Meet a Sheet-Metal Apprentice Who Says the Job is His ‘Unknown Calling.’ He Makes $24 an Hour and Can Provide for His Family While He Learns the Trade.
January 29, 2021
By Madison Hoff
After graduating high school early, Nathan Allred went to a local technical college in Georgia at 17. But he ended up dropping out after the first year.
“The classroom environment was just not for me,” Allred, 24, told Insider. “It wasn’t hands-on enough. It didn’t keep me engaged enough, and plus I was paying money to go to it.”
After trying a few positions, he said, he found himself in a “dead-end job” and became worried. He asked his dad if there were any openings where he worked as a foreman. Fortunately, R.F. Knox Company needed a custodian, and Allred took the job.
After a few weeks of Allred sweeping floors, the shop superintendent told Allred that he could start working as a union sheet-metal pre-apprentice. Now Allred is starting his second semester as a third-year sheet-metal apprentice. He’s seen his pay increase each year, earning about $16.50 an hour in his first year and making about $24 an hour in his third year.
Allred’s journey represents an increasingly attractive avenue for workers grappling with the US’s historic labor shortage. Americans have been quitting in record numbers, and the rate of job openings has been high in recent months. Additionally, the US has had a skilled-trade shortage since before the pandemic.
The Bureau of Labor Statistics projects that skilled trades are among the industries set to keep growing over the next decade. It anticipates plenty of openings for plumbers, electricians, and sheet-metal workers because of people leaving for other jobs. And as the trades workforce ages, older workers’ retirement should create opportunities for younger ones.
“I’m able to raise my family,” Allred said. “I love what I do, and I just work with a great group of people, and I have my career set.”
Allred told Insider about his experience as an apprentice and why he thinks people questioning their jobs amid the Great Resignation and the Great Reshuffle or young Americans still planning out their career paths may want to consider a skilled-trade apprenticeship.
“I say if you find out college isn’t for you, you don’t learn that way, you’d rather learn hands-on — stay out of student debt, try out a trade,” he said.
Apprenticeships can offer hands-on experience and on-the-job training
Allred said he’d been able to learn from journeymen, taking advantage of gaining experience from different generations at work.
“That’s why I pushed the apprenticeship so much to my younger cousins or my younger friends who are unsure of what they want to do, because there’s guys on their way out who are about to retire, and we’re going to need people to fill those gaps and learn those things before they leave,” he said.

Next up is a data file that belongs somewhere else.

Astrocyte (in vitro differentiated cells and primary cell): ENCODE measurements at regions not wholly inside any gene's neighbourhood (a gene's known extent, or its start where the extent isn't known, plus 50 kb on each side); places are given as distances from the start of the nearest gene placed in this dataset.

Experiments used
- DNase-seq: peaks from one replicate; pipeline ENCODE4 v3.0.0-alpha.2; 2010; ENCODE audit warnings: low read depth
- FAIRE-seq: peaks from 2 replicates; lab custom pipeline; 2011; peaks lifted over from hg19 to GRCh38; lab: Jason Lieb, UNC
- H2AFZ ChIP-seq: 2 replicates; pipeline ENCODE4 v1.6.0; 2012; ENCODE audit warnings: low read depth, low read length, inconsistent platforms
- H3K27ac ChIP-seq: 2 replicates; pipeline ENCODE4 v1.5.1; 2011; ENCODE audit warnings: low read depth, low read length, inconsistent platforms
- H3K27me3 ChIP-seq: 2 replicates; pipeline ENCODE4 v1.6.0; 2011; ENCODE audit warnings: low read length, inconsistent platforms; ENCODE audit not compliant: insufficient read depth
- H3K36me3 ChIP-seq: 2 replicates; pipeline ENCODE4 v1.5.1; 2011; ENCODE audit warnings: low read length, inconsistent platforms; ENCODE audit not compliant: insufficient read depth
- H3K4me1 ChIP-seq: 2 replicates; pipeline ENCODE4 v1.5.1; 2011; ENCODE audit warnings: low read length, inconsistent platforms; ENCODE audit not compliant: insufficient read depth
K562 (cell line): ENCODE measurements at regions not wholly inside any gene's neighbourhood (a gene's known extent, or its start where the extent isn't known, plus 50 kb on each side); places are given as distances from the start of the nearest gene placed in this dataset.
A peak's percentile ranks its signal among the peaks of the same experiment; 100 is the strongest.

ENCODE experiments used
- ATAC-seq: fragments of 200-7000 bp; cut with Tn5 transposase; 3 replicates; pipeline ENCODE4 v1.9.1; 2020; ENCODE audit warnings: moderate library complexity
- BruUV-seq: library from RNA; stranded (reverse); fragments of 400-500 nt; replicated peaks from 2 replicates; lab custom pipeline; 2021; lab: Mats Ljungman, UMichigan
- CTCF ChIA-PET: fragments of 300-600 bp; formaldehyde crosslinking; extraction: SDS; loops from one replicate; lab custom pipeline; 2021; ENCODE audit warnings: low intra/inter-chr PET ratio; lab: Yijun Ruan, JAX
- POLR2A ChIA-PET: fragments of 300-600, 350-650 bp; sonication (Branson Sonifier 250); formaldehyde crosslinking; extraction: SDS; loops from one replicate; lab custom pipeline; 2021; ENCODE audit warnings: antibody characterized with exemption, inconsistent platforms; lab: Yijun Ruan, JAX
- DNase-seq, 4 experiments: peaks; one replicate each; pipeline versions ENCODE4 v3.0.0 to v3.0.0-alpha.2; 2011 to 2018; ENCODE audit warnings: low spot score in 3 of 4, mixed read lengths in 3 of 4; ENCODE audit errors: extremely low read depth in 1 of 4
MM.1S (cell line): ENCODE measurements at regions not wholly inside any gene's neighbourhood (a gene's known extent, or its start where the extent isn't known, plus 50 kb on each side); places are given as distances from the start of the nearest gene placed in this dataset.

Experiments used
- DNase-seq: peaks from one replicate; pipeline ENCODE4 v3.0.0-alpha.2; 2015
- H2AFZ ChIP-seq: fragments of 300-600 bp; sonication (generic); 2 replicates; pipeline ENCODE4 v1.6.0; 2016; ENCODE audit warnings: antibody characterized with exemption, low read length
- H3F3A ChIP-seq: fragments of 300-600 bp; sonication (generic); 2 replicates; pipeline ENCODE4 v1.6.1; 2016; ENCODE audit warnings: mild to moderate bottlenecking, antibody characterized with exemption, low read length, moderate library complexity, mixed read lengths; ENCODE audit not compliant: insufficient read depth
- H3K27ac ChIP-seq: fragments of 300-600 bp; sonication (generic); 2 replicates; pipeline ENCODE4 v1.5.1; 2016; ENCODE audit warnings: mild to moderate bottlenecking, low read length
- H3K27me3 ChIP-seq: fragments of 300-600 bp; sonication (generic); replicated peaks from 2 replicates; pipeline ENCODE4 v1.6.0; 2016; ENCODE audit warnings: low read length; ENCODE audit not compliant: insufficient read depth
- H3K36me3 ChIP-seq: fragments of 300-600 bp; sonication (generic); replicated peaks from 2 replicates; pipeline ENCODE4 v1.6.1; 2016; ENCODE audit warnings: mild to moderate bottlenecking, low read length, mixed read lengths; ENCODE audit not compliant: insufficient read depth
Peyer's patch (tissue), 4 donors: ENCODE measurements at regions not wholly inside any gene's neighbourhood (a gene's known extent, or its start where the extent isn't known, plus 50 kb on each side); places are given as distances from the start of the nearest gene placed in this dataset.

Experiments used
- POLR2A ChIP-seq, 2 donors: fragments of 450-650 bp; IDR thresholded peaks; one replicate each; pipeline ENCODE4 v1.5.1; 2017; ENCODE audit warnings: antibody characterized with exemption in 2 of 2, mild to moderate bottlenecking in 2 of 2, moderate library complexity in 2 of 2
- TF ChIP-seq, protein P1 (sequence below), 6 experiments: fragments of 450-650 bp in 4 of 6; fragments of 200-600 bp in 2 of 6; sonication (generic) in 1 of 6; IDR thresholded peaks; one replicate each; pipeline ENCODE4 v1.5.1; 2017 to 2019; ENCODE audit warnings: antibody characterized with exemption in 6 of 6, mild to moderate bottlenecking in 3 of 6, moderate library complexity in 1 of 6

Allred added: “It’s just cool to learn generations’ worth of knowledge and then put it to use, and just to create things that go into hospitals, sports arenas, different things like that.”
Apprenticeship programs may be of interest to people throwing in the towel and quitting their jobs
Millions of Americans have quit their jobs during the pandemic, with the US reaching a record of 4.5 million quits in November.
People who are looking to make a career switch out of a corporate job or who want a more hands-on job may want to look into becoming an apprentice in a skilled trade.
“More employees are exercising the choice to transition to look for better jobs that have higher wages, better working conditions, benefits, more job security — and apprenticeships are all about jobs with those kinds of characteristics in them,” Julie Su, the deputy secretary of labor, told Insider in an interview in November around National Apprenticeship Week.
Allred said that now would be a “perfect time” to make the move into a sheet-metal apprenticeship.
“You have job security in the sheet-metal industry,” he said, adding, “People are always going to need AC units.”
Allred said working a trade was an ‘unknown calling’ for him
“I never expected to see myself in a trade,” Allred said, “but with the way I’ve handled learning things and the way I handled myself through school and things like that, and learning all sorts of different machines, I feel like it was an unknown calling that I just so happened to stumble upon.”
He said a highlight was working with the spiral machine, which creates spiral pipe duct using coils typically of stainless steel, galvanized steel, or aluminum.
“I’ve been on that machine for maybe just over a year and a half now,” he said. “And that part of the apprenticeship is super special to me because before I did the spiral machine, my dad was the one that was running it before he was a foreman.”
He also emphasized his welding work’s real-world installation. “That’s been really cool to just see something you made completely by hand go out and be put to use,” he said.
Allred said the perks for him included health-insurance benefits, great pay, and the ability to learn the trade without debt from college loans.
“All those benefits, it’s just been huge to me,” he said. “And it made me very happy with where I’m at and how I’m able to provide for my family.”